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Friday, October 16, 2009
RIFFS: Hanson records, tours, ages gracefully


Andrew Leahey

Young stars ruled the airwaves during the late 1990s, when groups like 'N Sync and the Backstreet Boys parlayed their boyish charisma into platinum-selling albums. It was a good time to be young and talented, and Hanson easily fit the bill.

Made up of three photogenic brothers, the band proved to be both visually and musically endearing. "MMMBop," Hanson's first single, topped the charts in 1997, while its accompanying album earned three Grammy nominations. Mercury Records capitalized on such popularity by releasing a flurry of Hanson products — a Christmas record, a live album, a collection of demos — within a span of two years.

The popularity of "teen pop" plummeted in the early 2000s, when a combination of maturing audiences and oversaturation forced many groups to throw in the towel. The Hanson siblings had rarely confined themselves to pop music, however, and their songwriting chops only improved with age. With their audience slimmed down to a modest, respectable following, the band continued making music.

"We've been touring for years," drummer Zac Hanson says from his native Tulsa, Okla., "but we still really enjoy the live shows. It's a huge part of what we want to be known for."

Hanson is touring the country to drum up anticipation for the band's next album, which is slated for release in the spring. "We like the idea of introducing our fans to the music a bit early," Zac explains. "It's exciting to play a new song for the first time and see a person's reaction. It's not like you're playing the song for your buddy, who's going to respond well no matter what he really thinks. The response from an audience will be genuine. It'll be immediate."

Much has changed in the 12 years since Hanson's emergence. Topping the list is that all three brothers — guitarist Isaac and lead vocalist Taylor are the other two — have become fathers and husbands.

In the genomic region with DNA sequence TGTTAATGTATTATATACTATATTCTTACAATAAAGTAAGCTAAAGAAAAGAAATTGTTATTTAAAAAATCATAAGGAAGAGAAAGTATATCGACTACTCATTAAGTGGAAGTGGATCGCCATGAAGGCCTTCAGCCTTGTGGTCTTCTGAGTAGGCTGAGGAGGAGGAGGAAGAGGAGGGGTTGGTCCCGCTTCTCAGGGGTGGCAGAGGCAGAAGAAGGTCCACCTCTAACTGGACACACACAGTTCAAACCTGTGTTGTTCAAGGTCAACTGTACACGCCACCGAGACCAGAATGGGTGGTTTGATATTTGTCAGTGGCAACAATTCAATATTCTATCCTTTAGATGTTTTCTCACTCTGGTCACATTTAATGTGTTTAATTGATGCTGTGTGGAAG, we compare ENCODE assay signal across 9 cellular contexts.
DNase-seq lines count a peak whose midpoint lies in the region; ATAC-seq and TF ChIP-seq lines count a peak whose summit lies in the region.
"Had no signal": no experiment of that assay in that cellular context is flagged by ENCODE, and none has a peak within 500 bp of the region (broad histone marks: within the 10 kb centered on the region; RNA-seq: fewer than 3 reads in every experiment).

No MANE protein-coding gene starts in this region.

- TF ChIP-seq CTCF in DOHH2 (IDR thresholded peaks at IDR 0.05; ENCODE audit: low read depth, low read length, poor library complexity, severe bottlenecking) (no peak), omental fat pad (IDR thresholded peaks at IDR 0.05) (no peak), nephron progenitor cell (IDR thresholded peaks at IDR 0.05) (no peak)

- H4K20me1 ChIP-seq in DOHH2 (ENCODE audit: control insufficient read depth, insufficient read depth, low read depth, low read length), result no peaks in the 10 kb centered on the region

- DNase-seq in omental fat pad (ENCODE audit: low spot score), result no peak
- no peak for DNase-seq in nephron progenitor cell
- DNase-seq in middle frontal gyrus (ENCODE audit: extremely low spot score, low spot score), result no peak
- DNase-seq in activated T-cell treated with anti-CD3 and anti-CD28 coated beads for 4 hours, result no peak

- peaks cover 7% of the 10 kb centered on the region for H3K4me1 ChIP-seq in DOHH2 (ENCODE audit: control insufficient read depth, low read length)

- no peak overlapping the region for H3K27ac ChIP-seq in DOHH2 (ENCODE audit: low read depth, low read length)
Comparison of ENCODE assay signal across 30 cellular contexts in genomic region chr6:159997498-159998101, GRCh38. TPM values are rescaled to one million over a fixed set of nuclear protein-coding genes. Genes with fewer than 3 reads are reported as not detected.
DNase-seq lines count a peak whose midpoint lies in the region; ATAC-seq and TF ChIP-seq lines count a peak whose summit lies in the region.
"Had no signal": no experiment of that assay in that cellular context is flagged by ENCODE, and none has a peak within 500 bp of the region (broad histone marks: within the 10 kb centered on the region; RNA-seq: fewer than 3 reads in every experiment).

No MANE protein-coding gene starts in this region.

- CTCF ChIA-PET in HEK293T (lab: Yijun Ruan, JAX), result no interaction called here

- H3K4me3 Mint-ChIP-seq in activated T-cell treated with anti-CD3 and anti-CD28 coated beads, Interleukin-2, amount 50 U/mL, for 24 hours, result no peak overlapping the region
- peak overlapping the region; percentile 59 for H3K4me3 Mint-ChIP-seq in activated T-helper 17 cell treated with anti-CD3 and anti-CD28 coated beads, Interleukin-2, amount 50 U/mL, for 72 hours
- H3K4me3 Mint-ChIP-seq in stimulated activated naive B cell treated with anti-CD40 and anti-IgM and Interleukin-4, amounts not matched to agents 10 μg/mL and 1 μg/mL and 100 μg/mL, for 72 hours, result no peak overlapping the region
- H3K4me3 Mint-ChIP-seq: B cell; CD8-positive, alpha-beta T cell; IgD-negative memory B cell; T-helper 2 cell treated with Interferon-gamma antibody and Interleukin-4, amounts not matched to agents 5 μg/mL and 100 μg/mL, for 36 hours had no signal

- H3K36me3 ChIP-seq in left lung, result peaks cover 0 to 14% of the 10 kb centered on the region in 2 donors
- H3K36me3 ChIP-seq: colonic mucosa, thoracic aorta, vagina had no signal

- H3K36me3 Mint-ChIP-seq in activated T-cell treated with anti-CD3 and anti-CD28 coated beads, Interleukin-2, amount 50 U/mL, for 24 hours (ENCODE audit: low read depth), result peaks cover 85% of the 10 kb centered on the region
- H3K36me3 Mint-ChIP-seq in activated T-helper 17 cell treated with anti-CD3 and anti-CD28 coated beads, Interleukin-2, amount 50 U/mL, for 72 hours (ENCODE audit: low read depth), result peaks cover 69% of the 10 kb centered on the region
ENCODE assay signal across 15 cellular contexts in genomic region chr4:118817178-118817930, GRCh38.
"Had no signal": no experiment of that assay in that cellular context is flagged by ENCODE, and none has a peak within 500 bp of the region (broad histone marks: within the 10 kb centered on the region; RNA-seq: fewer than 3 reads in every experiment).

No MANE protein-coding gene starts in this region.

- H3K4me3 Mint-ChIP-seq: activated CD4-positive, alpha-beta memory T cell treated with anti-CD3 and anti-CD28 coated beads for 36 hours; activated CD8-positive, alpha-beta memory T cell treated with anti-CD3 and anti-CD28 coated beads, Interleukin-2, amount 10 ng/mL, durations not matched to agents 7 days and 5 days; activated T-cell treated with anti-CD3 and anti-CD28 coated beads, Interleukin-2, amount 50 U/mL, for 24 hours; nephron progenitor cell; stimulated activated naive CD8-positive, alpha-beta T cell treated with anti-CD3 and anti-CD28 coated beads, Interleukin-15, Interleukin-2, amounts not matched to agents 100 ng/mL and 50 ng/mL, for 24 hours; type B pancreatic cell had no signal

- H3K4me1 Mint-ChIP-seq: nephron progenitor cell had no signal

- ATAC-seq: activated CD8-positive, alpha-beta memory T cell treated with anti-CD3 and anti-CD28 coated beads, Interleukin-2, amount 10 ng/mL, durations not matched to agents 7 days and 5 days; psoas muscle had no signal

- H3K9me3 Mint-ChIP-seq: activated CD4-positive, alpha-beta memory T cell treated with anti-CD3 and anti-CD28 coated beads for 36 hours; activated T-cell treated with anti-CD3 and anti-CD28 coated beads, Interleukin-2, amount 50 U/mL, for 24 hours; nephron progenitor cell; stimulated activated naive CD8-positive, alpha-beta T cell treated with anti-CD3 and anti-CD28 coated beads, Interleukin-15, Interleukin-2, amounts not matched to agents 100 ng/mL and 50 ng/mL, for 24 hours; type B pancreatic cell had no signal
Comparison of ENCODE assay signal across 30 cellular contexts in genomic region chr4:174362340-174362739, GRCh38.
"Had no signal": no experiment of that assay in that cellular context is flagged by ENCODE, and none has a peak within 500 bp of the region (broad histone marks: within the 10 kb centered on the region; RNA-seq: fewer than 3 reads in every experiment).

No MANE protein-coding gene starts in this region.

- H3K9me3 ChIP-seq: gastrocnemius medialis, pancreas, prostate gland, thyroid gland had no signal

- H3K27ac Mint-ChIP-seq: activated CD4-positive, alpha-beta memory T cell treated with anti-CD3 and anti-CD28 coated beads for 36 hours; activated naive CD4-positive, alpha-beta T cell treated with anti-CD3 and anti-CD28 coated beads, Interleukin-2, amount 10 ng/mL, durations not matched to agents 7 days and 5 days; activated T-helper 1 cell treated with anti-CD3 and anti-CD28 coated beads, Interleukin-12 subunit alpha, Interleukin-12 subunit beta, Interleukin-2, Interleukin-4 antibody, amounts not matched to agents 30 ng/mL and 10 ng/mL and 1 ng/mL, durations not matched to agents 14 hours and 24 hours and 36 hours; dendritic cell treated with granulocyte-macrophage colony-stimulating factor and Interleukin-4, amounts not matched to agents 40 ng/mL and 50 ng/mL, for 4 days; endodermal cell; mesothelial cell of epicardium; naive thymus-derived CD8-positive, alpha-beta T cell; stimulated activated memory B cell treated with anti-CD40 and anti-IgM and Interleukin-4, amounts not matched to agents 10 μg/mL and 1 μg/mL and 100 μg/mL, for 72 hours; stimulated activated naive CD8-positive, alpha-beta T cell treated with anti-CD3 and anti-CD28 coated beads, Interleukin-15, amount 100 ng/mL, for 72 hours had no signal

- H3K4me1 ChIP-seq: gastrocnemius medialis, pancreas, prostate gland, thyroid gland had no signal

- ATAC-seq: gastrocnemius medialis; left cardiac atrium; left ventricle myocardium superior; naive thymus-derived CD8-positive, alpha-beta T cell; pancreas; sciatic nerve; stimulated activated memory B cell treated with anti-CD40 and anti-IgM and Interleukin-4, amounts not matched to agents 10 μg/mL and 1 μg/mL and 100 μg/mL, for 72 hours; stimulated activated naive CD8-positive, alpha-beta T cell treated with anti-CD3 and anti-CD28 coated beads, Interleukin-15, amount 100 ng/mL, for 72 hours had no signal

"The wives helped inspire this new record," Zac explains. "We basically wanted to say, 'Thank you for sticking around through this crazy life we lead.' But having kids also plays into it. [The experience] changes your life so completely that I don't know how someone could write songs and not have it affect them."

To record the new album, Hanson briefly left those wives and children behind and relocated to a 2,500-acre pecan grove in El Paso, Texas. There was no cell-phone reception, no cable and no Wi-Fi hookups. Between meals of homemade Mexican food, the brothers focused exclusively on the recording process.

"If you're not able to get into the right head space, you're not able to make the record you want," the drummer says. "We wanted to go somewhere with zero distractions, even family distractions. We did 80 or 90 percent of the record at that grove."

Now that Hanson is back on the road, the band has resurrected its tradition of walking one mile before every concert. Fans are encouraged to join the barefoot walks, which are intended to spread awareness of the lack of basic amenities — including shoes and medication — in Africa. For every mile walked, Hanson donates $1 to charity.

The walks have grown in popularity since Hanson initiated the practice in 2007, shortly after the band returned home from a trip to Africa. Despite the ever-growing number of participants, Hanson is content to spearhead the event alone.

"We like the idea of having more partners and getting more people involved," Zac Hanson says, "but at the same time, we've never wanted to say something like, 'The Walk: Sponsored by Coca Cola.' That can start to pollute the message. We don't want people to lose the point of what we're trying to do, which is very organic, very real and focused on the individual."

• Local fans can walk alongside Hanson on Tuesday, several hours before the band's performance at the 9:30 Club. Hellogoodbye, Steel Train and Sherwood also will play. Doors open at 6 p.m., and tickets are $30.